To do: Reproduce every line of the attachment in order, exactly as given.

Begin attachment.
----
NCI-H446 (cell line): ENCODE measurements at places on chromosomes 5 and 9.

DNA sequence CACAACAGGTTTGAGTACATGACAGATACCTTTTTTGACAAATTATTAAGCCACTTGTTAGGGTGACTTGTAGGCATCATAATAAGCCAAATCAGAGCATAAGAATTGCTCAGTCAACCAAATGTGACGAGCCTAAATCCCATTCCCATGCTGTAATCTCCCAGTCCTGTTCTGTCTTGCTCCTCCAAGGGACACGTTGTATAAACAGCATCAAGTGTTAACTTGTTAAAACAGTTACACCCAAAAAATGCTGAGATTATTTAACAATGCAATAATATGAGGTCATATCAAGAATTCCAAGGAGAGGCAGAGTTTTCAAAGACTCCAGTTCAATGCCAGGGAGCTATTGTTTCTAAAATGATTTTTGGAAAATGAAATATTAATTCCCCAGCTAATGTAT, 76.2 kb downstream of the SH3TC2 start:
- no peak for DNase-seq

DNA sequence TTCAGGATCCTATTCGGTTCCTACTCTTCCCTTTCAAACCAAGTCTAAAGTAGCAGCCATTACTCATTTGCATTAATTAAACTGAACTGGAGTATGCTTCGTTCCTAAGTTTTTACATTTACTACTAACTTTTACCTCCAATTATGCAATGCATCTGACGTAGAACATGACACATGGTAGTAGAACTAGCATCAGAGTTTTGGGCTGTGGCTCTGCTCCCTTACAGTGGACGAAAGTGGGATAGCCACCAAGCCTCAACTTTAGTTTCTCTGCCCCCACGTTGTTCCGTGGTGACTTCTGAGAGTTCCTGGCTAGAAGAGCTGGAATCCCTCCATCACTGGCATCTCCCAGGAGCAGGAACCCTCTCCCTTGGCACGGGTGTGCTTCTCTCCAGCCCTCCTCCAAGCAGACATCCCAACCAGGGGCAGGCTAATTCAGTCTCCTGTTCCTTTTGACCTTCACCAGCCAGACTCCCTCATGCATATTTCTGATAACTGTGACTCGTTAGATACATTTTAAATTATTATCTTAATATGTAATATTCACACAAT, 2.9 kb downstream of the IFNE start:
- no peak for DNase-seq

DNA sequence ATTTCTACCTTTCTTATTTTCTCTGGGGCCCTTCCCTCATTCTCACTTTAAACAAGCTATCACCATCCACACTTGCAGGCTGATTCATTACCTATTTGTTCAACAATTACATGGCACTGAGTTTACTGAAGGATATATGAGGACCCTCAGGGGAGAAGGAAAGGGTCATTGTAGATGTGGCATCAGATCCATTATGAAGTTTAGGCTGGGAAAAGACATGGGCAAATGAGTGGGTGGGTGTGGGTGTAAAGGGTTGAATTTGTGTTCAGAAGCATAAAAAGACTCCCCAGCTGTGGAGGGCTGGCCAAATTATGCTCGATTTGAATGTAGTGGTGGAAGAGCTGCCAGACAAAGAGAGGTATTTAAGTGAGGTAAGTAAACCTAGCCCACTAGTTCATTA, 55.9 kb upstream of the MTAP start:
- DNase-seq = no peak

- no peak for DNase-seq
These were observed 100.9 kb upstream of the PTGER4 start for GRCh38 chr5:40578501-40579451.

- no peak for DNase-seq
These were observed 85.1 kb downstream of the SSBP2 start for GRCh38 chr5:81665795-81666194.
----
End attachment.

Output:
NCI-H446 (cell line): ENCODE measurements at places on chromosomes 5 and 9.

DNA sequence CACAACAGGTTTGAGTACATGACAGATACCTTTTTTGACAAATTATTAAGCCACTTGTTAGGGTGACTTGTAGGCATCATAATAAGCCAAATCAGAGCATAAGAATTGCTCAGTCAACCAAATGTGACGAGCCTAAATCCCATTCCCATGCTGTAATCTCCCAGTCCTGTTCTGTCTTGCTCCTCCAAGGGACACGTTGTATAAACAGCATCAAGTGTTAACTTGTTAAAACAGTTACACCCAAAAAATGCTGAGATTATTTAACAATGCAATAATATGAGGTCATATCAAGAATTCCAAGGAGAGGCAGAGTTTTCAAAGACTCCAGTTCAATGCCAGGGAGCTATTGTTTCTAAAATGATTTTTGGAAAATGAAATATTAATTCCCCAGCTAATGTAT, 76.2 kb downstream of the SH3TC2 start:
- no peak for DNase-seq

DNA sequence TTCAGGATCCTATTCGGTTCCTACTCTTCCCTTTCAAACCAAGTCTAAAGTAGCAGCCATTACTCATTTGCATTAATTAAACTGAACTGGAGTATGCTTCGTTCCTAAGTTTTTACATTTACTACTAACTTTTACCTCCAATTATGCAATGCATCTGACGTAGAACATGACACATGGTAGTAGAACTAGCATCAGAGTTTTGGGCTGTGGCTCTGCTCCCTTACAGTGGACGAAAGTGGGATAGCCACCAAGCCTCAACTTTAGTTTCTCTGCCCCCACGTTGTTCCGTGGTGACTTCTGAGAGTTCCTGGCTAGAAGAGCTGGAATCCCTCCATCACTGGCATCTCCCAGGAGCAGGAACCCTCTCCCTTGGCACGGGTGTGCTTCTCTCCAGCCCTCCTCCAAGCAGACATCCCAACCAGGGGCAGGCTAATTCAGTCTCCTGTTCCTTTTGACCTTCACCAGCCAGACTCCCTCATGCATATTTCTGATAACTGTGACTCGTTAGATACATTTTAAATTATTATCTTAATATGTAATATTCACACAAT, 2.9 kb downstream of the IFNE start:
- no peak for DNase-seq

DNA sequence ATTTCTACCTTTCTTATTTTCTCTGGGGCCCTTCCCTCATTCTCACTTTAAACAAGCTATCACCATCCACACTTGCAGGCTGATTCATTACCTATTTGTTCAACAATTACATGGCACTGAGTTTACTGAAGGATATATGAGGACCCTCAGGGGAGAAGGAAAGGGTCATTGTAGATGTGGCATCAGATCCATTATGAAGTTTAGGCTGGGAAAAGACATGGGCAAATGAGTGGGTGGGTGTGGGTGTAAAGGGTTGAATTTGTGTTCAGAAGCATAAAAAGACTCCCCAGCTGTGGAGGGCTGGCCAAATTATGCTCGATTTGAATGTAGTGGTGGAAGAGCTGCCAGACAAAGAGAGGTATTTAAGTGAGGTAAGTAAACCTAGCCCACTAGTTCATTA, 55.9 kb upstream of the MTAP start:
- DNase-seq = no peak

- no peak for DNase-seq
These were observed 100.9 kb upstream of the PTGER4 start for GRCh38 chr5:40578501-40579451.

- no peak for DNase-seq
These were observed 85.1 kb downstream of the SSBP2 start for GRCh38 chr5:81665795-81666194.